Here are some ‘learnings’ and clarifications about ASIC’s current expectations in relation to compliance with the design and distribution (DDO) requirements. Our list is not exhaustive and will be updated from time to time to reflect further guidance from ASIC and as implementation of the DDO regime evolves.
The standard FSC template may not be appropriate for all financial products. For bespoke products that are higher risk or have limited or no liquidity, ASIC expects effort to be made to tailor and amend the template to reflect the specific features of the fund. This has always been our approach.
ASIC considers a TMD is not intended to be a consumer facing document and under the regime issuers and distributers are obliged to distribute products properly.
Description of class of retail clients that comprises the target market
ASIC considers the target market should be defined using objective and clear parameters that address the suitability of an investment in the fund for investors in the target market by reference to the features and risks of the product. The target market must not be solely based on the broad objectives and preferences of an investor. For example, ASIC considers the following insufficient:
the investor looks to invest in commercial properties, a managed fund which is ‘professionally managed’, a product requiring no further contributions of capital, a ‘pooled investment structure’ facilitating investments in commercial properties, otherwise not available to investors who do not have the financial capacity to invest personally and that the investor has ‘access to funds designated for investment’.
ASIC considers when describing classes of consumers as being ‘potentially in the target market’, the TMD should sufficiently identify the factors indicating product suitability for the relevant consumers who are potentially in the target market and perhaps just as importantly, those who are not. This is particularly relevant for issuers who have adopted the ‘traffic light’ system used in the FSC template and have identified their product ‘may’ be suitable by using the ‘amber’ traffic light.
Capital preservation: In correspondence to one client ASIC has said it generally takes ‘preservation of capital’ to mean that an investor looks to protect (preserve) capital and minimise losses, as opposed to taking on further risks with the view to maximising capital gains from an investment. ASIC considers it is not reasonable to conclude that a fund which employs a significant degree of leverage, which increases the investors’ chances of incurring larger losses, would be consistent with the likely objectives, financial situation, and need of a retail client with a need for the ‘preservation of capital’. This is an area we suggest clients review as while a product might have a goal of preserving capital or delivering modest capital gains, if there is a real potential for investors to lose all or part of their capital, then investors seeking ‘capital preservation’ may not be in the target market.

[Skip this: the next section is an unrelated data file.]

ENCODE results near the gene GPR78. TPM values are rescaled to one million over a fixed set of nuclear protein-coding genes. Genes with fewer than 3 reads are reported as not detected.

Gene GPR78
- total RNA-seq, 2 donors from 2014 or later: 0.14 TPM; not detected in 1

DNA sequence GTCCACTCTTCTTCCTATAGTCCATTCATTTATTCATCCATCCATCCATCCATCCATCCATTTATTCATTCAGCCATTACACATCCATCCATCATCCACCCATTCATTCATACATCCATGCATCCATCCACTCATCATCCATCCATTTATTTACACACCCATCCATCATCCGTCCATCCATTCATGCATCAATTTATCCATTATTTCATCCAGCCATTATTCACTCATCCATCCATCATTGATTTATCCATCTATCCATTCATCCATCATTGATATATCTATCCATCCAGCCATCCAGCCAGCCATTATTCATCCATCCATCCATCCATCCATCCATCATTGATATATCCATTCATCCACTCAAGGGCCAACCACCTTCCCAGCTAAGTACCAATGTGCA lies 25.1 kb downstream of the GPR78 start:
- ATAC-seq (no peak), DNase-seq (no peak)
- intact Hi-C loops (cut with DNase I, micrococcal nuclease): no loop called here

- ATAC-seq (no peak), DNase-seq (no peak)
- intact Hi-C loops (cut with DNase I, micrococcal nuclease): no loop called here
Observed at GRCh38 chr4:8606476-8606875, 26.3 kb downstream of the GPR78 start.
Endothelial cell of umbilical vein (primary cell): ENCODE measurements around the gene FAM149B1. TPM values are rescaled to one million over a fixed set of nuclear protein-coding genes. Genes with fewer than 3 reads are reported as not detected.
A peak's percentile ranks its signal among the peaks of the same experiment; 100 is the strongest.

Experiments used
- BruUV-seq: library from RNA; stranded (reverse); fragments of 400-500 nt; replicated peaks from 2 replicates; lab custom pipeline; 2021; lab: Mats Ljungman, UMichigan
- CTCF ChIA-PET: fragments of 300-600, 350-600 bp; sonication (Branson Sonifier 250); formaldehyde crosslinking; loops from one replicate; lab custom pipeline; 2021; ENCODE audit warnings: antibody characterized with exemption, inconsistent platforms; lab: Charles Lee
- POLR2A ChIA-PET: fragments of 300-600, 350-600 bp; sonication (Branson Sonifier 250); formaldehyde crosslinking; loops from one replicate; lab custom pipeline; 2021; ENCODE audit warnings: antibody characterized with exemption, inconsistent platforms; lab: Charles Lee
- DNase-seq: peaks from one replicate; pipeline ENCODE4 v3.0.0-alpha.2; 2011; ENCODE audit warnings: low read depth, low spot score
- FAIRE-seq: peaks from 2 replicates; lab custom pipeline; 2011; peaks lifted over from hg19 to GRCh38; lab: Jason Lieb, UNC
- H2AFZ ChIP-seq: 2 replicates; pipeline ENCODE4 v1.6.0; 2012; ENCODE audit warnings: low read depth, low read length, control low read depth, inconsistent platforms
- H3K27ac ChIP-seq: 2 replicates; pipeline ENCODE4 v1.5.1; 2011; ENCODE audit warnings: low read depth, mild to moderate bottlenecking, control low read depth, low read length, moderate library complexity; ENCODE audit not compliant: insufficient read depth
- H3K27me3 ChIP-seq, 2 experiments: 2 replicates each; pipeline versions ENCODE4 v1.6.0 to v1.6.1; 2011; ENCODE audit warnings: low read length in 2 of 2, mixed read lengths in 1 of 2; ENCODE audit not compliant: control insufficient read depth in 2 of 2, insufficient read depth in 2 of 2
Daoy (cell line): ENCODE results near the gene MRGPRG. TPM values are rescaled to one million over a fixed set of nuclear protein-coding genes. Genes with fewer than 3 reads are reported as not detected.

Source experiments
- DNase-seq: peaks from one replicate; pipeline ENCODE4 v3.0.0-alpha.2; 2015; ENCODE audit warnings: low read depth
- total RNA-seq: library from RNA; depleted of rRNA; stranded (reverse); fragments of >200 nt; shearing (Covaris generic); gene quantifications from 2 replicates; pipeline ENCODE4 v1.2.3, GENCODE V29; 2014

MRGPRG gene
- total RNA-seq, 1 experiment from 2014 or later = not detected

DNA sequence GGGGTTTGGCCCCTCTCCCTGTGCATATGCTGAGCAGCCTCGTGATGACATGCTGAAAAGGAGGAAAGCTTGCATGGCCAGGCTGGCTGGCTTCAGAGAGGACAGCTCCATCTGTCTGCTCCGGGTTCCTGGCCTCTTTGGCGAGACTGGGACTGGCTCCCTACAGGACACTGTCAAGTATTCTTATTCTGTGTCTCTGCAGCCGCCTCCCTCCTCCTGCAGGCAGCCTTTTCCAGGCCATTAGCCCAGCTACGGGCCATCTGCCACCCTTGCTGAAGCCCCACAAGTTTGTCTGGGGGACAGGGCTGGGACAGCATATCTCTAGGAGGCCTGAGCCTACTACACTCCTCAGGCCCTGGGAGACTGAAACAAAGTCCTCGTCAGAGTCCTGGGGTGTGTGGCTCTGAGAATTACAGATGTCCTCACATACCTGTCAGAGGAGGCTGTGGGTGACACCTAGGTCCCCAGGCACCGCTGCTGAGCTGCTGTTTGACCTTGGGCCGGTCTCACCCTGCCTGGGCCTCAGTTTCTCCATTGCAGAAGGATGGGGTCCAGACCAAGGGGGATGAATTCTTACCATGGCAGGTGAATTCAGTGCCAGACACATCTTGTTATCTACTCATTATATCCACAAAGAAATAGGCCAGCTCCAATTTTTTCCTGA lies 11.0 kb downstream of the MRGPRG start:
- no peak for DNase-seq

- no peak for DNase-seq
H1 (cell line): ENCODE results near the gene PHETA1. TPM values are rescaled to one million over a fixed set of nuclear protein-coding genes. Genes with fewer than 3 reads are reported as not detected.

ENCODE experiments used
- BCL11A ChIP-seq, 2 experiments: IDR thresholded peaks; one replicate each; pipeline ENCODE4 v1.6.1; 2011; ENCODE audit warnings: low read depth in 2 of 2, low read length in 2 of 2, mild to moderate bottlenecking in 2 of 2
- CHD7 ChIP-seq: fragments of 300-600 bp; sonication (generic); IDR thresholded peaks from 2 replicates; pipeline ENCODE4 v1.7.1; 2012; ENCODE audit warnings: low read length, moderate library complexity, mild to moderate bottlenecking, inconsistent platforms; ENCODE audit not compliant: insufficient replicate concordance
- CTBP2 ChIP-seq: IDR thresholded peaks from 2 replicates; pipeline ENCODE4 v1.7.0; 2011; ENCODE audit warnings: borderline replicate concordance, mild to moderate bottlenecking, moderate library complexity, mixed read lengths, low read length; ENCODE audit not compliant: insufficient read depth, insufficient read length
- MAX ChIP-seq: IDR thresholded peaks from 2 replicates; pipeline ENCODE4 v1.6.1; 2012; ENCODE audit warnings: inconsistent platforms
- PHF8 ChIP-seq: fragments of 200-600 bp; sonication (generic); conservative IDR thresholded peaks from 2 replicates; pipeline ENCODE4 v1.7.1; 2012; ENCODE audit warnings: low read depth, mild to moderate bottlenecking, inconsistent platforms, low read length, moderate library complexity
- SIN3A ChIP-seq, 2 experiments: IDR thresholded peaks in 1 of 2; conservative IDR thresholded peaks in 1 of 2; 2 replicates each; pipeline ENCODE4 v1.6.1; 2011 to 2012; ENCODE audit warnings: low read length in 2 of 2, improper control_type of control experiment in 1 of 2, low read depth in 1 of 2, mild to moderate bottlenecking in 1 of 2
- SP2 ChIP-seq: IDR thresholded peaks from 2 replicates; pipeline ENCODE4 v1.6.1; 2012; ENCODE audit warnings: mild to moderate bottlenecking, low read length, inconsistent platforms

Income distribution: Where investors seeking income distribution are within the target market ASIC considers any risks associated with the ability to pay distributions should be clearly articulated. Following on from this, we consider the timing of distributions should also be made clear in the TMD. For example, monthly/quarterly/at the end of a term etc.
Consumer’s intended product use: Currently the FSC template used by many issuers provides for three categories:
- Standalone (75-100 percent);
- Core Component (25-75 percent);
- Satellite (<25 percent).
ASIC has suggested there should be more than three categories of product use and in particular the introduction of a category for a very small allocation (eg up to 10%) which would be relevant for very high-risk products, products with low diversification and products with very limited liquidity.
Liquidity: ASIC has said they expect the liquidity features of the fund to be objectively clear. For products which do not offer regular liquidity (such as property funds), the target market should be limited to investors who have no ongoing liquidity or withdrawals needs until whenever the next liquidity event is proposed, and this date or timing should be clearly specified.
Distribution conditions and restrictions
ASIC expects all products to have distribution conditions. That is, it is not satisfactory to say ‘There are no distribution conditions’. This has always been our approach.
ASIC has also confirmed a distribution condition relying solely on investors to self-certify they are in the target market is inconsistent with the objectives of the DDO regime. This has always been ASIC’s published view.
Review periods must be clear and specific. ASIC expects a minimum of an annual review of a TMD.
A TMD must include information about reporting requirements, even where the sole distributor is also the issuer of the product. That is, while there is no practical benefit, ASIC considers the TMD must still include reporting requirements for distributors even though the issuer and distributor are the same.
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